Bertrand Delanoë put the party back in Paris. The city's Socialist mayor turned a place derided as a "museum" into the world's suggestion box for popular festivals. He cracked down on cars and reversed the city's scourge of, in city-hall parlance, "canine dejections." And in the process, he became one of France's most popular political figures, ranking well ahead of presidential runner-up Ségolène Royal in a Paris Match poll.
Anticipation is now building over a Delanoë-Royal showdown for the Socialist leadership in the fall of 2008. Such a post would give Delanoë the national-level experience and pulpit he lacks, and is considered one possible track to a Socialist nomination for the 2012 presidential election. Delanoë, a keen political operator, has said he isn't ruling anything out.
Now 57, Delanoë was born and raised in colonial Tunisia and moved at the age of 14 to southwest France. In 1974 he headed to Paris, and has spent more than 30 years in city politics, with other stints as a marketing consultant, a Socialist Party spokesman and senator. In 1998 he became the first major French politician to come out as gay. In 2001 he beat Paris's right-wing leadership (dogged by allegations of corruption) for the top job, and fashioned himself a man of the people.
As mayor, he eschews the official residence for his Left Bank flat. Ambitious projects like Paris Plage, the Seine-side pseudobeach, have been replicated from Mexico City to Tokyo. He democratized the city's green spaces by removing many of the stuffy LAWN FORBIDDEN signs that made city grass off-limits and installing free Wi-Fi in parks and libraries. In 2007 he inaugurated Vélib', Paris's wildly popular free-access bike system.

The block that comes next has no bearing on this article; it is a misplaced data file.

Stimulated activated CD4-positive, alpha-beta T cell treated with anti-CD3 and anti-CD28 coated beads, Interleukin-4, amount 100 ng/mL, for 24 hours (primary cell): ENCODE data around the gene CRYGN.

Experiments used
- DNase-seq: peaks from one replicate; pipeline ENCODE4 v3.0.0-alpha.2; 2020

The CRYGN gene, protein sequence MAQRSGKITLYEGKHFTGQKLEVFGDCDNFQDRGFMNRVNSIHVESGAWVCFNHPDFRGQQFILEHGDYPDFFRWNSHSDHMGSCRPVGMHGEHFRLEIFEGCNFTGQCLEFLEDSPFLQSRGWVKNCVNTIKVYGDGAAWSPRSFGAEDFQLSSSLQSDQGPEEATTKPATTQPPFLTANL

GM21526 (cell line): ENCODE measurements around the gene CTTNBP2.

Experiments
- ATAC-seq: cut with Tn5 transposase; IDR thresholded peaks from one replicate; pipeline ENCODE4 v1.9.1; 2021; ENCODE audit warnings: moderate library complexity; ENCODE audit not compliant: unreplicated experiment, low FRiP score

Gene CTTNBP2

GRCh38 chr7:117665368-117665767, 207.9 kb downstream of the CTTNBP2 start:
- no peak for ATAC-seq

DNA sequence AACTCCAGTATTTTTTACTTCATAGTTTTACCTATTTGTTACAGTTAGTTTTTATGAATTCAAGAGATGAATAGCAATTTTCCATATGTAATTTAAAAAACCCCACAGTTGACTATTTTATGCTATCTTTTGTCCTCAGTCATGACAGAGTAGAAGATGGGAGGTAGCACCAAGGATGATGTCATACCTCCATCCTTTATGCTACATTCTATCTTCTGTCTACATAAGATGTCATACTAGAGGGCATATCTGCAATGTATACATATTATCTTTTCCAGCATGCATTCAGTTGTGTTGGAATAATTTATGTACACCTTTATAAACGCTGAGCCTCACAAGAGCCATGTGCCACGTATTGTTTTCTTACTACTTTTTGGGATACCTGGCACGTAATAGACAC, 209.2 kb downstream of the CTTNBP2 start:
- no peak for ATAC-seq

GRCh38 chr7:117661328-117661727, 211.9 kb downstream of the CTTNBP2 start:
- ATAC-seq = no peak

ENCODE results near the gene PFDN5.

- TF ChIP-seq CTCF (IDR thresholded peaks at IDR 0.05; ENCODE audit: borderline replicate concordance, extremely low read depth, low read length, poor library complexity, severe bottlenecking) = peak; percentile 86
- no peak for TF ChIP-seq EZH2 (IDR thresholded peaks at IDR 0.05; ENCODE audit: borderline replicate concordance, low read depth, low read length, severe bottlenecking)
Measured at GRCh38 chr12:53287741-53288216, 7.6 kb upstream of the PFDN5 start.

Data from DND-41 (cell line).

Critics argue that Delanoë has promoted razzle-dazzle events above the humdrum needs of Parisians. Wry, witty and thoroughly cosmopolitan, he is also often described as "choleric" with staff and opposition. A day after the International Olympic Committee selected London over Paris (and other cities) for the 2012 Olympics, terrorists attacked London. But in a moment of atrocious political timing, Delanoë, four days later, accused the British bid team of cheating.
Still, after a midterm dip in the polls, Delanoë's fortunes have improved. Standard & Poor's recently cited the city's robust financial performance, modest debt burden and sophisticated management. In March Delanoë is up for re-election; a second term could set him up for a run at national office. He has consistently polled higher on likability than his right-wing mayoral challenger, Françoise de Panafieu, of French President Nicolas Sarkozy's UMP Party. But parlaying city hall into the Élysée Palace will be no day at the beach.